JavaFX and You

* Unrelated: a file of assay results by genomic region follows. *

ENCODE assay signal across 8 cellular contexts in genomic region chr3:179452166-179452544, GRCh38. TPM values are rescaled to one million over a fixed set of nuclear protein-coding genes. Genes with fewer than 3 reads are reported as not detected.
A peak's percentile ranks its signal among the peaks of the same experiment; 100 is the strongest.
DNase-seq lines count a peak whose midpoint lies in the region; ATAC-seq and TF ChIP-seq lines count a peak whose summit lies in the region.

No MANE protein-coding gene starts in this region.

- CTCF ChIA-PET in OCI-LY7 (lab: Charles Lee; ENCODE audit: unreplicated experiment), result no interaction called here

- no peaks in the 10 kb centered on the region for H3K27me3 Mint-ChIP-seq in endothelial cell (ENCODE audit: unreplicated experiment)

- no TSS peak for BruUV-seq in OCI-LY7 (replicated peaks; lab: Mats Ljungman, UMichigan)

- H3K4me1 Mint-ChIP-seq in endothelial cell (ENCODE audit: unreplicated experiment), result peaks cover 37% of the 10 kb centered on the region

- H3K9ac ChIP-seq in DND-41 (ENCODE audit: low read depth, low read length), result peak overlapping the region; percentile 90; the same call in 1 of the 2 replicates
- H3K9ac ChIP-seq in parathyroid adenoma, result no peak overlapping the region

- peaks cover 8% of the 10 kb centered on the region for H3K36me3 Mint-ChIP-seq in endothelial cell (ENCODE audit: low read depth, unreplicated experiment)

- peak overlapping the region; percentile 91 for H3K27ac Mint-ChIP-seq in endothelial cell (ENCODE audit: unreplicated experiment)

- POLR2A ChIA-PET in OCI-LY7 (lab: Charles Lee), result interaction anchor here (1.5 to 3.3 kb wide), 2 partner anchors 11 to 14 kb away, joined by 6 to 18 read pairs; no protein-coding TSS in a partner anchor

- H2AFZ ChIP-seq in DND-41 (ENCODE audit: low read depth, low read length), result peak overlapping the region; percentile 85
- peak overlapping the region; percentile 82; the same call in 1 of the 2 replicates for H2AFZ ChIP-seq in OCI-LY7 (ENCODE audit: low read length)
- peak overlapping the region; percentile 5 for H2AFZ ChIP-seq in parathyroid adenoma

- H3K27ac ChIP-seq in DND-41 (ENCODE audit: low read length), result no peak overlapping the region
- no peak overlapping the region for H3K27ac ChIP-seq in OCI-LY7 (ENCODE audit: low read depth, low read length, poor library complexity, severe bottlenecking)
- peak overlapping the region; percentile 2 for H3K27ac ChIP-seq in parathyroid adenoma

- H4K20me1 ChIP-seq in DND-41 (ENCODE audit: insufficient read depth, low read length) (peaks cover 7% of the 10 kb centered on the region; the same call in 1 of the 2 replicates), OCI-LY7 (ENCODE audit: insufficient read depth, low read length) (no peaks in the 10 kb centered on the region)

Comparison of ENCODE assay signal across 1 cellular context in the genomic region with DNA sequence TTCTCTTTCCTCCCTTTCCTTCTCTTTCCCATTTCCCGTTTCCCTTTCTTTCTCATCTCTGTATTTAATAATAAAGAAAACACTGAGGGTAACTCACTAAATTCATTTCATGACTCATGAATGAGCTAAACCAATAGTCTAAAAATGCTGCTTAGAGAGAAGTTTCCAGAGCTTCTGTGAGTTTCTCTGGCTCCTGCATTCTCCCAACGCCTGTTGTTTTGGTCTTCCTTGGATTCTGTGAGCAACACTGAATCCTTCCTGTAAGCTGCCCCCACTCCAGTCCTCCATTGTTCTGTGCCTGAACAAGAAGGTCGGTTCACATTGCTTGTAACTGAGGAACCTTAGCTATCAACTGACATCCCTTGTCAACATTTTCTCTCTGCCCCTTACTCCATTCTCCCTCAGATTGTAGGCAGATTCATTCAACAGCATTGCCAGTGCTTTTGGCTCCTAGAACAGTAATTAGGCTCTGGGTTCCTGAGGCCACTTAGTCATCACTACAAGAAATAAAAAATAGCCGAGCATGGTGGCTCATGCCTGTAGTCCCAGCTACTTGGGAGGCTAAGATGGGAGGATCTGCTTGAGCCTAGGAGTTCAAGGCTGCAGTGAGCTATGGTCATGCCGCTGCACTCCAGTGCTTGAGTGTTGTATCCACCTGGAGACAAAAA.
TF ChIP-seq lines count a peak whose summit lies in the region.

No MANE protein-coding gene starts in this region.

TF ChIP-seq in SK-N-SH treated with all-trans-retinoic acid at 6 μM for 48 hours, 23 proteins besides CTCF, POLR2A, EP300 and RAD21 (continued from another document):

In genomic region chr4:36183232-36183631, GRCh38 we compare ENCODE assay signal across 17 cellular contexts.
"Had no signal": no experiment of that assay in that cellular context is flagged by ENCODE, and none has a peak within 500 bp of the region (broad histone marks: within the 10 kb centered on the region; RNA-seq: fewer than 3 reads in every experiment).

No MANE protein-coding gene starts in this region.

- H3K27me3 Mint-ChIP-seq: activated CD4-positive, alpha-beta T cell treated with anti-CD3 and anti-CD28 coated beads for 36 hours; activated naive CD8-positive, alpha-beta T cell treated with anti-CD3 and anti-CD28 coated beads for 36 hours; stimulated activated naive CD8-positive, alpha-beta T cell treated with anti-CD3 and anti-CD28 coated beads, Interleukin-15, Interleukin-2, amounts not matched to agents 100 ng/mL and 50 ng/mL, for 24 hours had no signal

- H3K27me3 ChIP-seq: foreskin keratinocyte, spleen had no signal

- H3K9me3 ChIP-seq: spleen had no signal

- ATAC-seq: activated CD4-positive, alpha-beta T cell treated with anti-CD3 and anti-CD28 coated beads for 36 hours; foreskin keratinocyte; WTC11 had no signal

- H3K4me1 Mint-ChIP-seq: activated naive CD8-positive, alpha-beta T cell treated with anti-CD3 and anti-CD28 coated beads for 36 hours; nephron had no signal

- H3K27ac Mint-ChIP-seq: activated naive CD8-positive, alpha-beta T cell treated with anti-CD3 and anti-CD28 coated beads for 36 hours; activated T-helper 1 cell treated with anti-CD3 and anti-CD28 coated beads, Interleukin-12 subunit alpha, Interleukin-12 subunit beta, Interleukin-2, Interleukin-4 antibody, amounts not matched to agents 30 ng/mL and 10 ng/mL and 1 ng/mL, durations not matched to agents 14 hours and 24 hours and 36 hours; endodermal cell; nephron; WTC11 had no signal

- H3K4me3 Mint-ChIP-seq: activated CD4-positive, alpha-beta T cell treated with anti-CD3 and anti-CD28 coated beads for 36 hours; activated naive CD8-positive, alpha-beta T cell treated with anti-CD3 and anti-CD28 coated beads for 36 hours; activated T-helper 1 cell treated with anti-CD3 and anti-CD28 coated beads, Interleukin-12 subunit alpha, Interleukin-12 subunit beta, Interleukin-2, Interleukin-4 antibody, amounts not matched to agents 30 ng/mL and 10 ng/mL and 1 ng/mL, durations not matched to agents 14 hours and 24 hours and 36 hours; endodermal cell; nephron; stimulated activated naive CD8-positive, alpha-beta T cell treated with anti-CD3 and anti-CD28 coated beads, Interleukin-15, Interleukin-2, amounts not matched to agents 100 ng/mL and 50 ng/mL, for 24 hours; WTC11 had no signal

Sun has a large customer base which has historically focused on [enterprise] application development. Yes, we hear about desktop development and phone development, but it seems the most involved and critical group is the enterprise developer.Innovation is a hard thing to accomplish and Sun is slowly delivering on the promise of JavaFX with movie playback, bubble animations, and static widgets. Not to offend, that's neat, but they are touting aspects of innovation with the highest risk as it relates to their existing customer base. Traditionally, you reduce innovation risk by creating solutions for your existing customer base and build out of that. Sun's obviously trying to capture a larger customer base, but is running out of the gates, ignoring customers who run Linux over something as ridiculous as video playback. Focusing back on their existing customers vs. gaining new customers, obviously JavaFX has the opportunity to cannibalize existing solutions in the market, but trying to take a bite out of Flash is out right ridiculous at this point and I can't think of how JavaFX could hurt anyone's existing investment in Swing. Again, not releasing a Linux SDK probably due to video playback only shows that Sun isn't in the right mindset here. As others have spoken, Sun should be providing a clearer product migration path for their existing customers to increase and grow adoption within first. A good example of this working was when at JavaOne 2006(?) and they were demo'ing JRuby. At the time, I couldn't give a care over JRuby, but Tor showed JPA being used with Ruby On Rails within NetBeans and I was like, "Wow, that's actually cool" -- and pertinent to me as an average Java programmer. Bubblemark, flying boxes, and static widgets aren't applicable to me. I see an obvious need to move to RIA in the market, but floating bubbles doesn't provide me with a clear migration from my existing knowledge base and interest. In conclusion, Sun, please concentrate on marketing applications for JavaFX based on existing customer's scope of knowledge and experience. You'll reduce innovation risk and end up with a much faster rate of adoption with customers who already eat out of your hand. Appealing to the Flash market will come later and will quickly approach with such a vibrant community. But let's get the community that's already yours interested and involved with compelling and familiar applications to them. I should clarify that this blog is plea to Sun management and marketing to vest more focus on a clear path for JavaFX adoption by existing customers. I don't know how many people were at the JavaOne 2007 night party where they had battlebots. The big climactic moment was that they were going to have 'special' guests come take the controls. To my surprise, it was guys from Sun Marketing/PR who once at the controls, only succeeded in pinning their bots in the corners and not doing anything for 5 minutes. Was I the only one who appreciated the irony in this?